Baby's Health is Tied to Mother's Value for Family
The value that an expectant mother places on family -- regardless of the reality of her own family situation -- predicts the birthweight of her baby and whether the child will develop asthma symptoms three years later, according to new research from USC.
Continue reading Science Daily article here...
Also, check out the original journal article by Dr. Abdou and her colleagues published in Social Science & Medicine here.
There are marked ethnic and socioeconomic differences in birthweight and childhood asthma, conditions which may be linked causally or via a third variable. Cultural resources are often credited with diminished health disparities in infancy and childhood among subsets of poor and minority populations; yet direct empirical tests of this hypothesis are needed. In this study, ethnicity, lifespan family socioeconomic position (FSEP), and the cultural resource of familism were compared as predictors of birthweight and expression of asthma symptoms (AE) by age three. Familism and lifespan FSEP were assessed in 4633 socioeconomically disadvantaged African Americans, White Americans, and Latinas upon giving birth, as was offspring birthweight. AE was assessed in offspring through age three. Asthma diagnosis by age three was likelier in very low (≤1500 g) and low (≤2500 g) birthweight infants compared to infants born at average (2501–3999 g) or larger (≥4000 g) birthweights. Asthma risk associated with lower birthweight was higher for Latinos (17–35%) and African Americans (19–23%) than for White Americans (13–14%). As predicted, maternal familism was higher among White Americans than among African Americans and Latinas, an effect that was largely driven by ethnic disparities in lifespan FSEP. Familism predicted continuous birthweight (p = .003) and AE (p = .001) by age three independently of ethnicity and lifespan FSEP accounting for appropriate control variables, including maternal biomedical risk, maternal acculturation, parental marital status, and infant sex. There was a 71-g gain in birthweight for every one-unit increase in familism. The protective effect of familism on AE by age three was strongest for participants of lower lifespan FSEP. Maternal familism is one cultural resource that may reduce reproductive and intergenerational health disparities in both U.S.- and foreign-born Americans. Consistent with our previous work, familism and other nonmaterial resources covary with material resources. Nevertheless, culture is distinguishable from lifespan FSEP and ethnicity, and has health implications beyond associations to ethnicity, lifespan FSEP, and related biomedical and sociodemographic factors.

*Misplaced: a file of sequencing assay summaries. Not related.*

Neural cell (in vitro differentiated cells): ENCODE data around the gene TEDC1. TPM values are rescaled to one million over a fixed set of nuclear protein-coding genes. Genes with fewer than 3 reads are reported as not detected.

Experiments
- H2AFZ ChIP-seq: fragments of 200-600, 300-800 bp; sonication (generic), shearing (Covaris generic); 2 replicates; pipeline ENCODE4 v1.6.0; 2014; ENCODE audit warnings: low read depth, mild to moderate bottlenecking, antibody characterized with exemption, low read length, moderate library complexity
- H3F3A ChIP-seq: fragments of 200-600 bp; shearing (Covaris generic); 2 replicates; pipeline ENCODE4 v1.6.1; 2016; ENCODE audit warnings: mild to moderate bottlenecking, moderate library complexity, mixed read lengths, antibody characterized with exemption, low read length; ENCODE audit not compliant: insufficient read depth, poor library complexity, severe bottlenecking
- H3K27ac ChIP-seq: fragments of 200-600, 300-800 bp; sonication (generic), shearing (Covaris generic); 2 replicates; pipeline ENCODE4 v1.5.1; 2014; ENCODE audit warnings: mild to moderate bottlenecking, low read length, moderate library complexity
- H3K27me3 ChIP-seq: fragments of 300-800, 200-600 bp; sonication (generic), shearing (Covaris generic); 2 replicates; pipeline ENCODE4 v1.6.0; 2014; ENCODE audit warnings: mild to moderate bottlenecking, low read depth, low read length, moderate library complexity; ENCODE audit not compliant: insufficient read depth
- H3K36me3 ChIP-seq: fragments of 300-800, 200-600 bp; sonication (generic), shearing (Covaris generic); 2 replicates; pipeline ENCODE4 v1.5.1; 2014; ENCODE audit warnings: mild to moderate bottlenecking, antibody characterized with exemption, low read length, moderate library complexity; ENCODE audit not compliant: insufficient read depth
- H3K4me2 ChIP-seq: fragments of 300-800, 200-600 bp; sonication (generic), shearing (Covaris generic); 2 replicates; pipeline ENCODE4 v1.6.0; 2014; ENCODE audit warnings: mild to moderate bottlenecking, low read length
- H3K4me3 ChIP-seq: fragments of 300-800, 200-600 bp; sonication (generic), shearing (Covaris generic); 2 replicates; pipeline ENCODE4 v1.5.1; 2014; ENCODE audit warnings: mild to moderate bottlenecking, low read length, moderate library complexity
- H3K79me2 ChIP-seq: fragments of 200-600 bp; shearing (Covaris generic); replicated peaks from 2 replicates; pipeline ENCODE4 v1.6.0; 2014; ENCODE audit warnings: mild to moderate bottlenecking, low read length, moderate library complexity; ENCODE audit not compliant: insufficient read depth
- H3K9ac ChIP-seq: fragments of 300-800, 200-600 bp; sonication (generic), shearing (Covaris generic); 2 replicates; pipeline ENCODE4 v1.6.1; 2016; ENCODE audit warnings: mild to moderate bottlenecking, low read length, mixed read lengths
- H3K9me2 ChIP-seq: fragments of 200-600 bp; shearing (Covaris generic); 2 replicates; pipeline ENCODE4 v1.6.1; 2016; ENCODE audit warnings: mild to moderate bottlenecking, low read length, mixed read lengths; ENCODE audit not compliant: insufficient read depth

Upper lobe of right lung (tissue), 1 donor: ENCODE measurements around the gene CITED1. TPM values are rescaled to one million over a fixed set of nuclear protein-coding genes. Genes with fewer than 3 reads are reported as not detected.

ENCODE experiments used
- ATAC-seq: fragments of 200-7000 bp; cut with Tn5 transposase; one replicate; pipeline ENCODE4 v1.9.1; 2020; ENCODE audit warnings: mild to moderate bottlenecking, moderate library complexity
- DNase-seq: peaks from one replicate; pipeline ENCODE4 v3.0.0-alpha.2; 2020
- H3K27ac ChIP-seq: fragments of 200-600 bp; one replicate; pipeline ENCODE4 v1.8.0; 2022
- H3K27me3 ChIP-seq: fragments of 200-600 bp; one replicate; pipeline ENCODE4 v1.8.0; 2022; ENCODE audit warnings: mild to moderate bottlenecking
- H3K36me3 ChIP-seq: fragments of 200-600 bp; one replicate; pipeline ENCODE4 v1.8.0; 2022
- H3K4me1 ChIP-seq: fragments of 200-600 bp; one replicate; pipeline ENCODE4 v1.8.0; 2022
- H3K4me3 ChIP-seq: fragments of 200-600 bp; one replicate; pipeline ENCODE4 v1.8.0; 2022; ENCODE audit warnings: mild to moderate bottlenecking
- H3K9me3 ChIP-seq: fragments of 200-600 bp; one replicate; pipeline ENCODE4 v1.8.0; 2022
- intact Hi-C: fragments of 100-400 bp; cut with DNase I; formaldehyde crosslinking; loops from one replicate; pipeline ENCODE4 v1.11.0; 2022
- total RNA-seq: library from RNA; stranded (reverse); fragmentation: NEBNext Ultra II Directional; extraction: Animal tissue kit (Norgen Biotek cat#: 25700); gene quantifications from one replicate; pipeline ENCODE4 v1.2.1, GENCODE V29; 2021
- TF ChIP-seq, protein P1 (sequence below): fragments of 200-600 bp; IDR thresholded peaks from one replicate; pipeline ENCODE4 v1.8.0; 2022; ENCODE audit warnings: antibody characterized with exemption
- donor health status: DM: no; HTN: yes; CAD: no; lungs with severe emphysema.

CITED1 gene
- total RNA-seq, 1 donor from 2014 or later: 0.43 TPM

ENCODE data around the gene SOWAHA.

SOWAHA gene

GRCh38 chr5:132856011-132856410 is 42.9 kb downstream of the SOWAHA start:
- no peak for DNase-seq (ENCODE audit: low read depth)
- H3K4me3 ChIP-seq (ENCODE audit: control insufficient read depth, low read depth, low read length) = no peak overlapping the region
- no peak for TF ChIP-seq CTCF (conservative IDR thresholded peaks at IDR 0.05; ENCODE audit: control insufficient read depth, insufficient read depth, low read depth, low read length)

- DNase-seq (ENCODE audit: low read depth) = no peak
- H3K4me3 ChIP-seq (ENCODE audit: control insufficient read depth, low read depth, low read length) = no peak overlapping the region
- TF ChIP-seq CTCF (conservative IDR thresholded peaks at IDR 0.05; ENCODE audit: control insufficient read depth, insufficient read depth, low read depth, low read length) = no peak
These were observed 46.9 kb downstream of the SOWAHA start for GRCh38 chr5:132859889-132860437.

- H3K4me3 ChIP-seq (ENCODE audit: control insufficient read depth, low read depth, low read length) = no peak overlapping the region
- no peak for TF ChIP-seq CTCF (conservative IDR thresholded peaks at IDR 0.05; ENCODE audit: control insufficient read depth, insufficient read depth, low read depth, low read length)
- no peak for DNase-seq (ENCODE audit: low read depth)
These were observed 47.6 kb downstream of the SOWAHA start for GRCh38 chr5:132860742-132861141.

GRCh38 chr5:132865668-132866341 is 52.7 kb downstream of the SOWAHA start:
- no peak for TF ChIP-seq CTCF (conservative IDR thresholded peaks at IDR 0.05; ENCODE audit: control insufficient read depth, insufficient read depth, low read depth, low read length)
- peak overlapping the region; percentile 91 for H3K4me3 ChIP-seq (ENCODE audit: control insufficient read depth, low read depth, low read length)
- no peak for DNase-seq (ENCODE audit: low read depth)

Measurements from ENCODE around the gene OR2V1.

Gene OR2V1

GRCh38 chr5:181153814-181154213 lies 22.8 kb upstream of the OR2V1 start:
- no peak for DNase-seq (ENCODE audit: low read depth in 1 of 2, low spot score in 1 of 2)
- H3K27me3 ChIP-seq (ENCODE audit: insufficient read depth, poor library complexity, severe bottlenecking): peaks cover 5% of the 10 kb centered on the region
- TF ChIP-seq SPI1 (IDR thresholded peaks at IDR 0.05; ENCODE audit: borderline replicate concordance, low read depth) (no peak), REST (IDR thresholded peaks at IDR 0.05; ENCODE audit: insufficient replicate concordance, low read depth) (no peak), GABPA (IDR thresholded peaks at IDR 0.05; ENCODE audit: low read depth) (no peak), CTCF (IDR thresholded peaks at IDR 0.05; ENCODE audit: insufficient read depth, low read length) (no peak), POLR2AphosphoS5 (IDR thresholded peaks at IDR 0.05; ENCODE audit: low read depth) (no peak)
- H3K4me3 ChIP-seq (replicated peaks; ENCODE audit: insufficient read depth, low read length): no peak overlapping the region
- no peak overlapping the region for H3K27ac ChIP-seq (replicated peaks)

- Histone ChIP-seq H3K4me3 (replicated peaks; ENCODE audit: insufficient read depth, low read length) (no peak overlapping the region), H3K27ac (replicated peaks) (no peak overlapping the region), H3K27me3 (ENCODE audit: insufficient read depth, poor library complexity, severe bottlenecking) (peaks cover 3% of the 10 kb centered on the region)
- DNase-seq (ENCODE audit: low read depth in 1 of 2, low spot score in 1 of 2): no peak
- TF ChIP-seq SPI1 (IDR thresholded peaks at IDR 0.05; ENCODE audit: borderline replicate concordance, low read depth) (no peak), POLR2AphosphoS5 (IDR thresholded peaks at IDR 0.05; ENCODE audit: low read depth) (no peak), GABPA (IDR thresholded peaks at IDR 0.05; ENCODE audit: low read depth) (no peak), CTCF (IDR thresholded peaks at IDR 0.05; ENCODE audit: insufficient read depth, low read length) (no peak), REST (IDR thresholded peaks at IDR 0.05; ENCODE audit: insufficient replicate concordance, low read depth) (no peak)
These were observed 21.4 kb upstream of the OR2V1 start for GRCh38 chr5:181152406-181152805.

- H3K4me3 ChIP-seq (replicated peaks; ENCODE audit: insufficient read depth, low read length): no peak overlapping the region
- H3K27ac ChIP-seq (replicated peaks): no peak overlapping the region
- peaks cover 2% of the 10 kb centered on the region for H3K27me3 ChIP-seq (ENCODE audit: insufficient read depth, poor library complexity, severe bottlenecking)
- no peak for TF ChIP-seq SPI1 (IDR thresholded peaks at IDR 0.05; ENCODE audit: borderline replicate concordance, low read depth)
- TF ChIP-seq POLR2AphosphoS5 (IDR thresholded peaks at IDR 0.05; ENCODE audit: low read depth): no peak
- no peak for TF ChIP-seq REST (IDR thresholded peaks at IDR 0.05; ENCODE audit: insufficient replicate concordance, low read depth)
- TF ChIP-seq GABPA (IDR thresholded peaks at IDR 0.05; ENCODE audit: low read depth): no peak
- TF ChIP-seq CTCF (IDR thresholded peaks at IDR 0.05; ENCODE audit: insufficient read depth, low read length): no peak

► Forward-thinking in integrating diverse literature on culture, health disparities, and the links between birthweight and childhood asthma. ► Measuring a specific aspect of culture, familism, pushes the operational definition of culture beyond ethnicity and socioeconomic status. ► Considers the unique and combined impact of culture, ethnicity, and family socioeconomic position on birthweight and childhood asthma symptoms. ► Familism predicts birthweight and the development of asthma symptoms by age three independently of ethnicity and family socioeconomic position. ► Offers novel insights into the severe health disparities faced by African American, Latino, and poor families.
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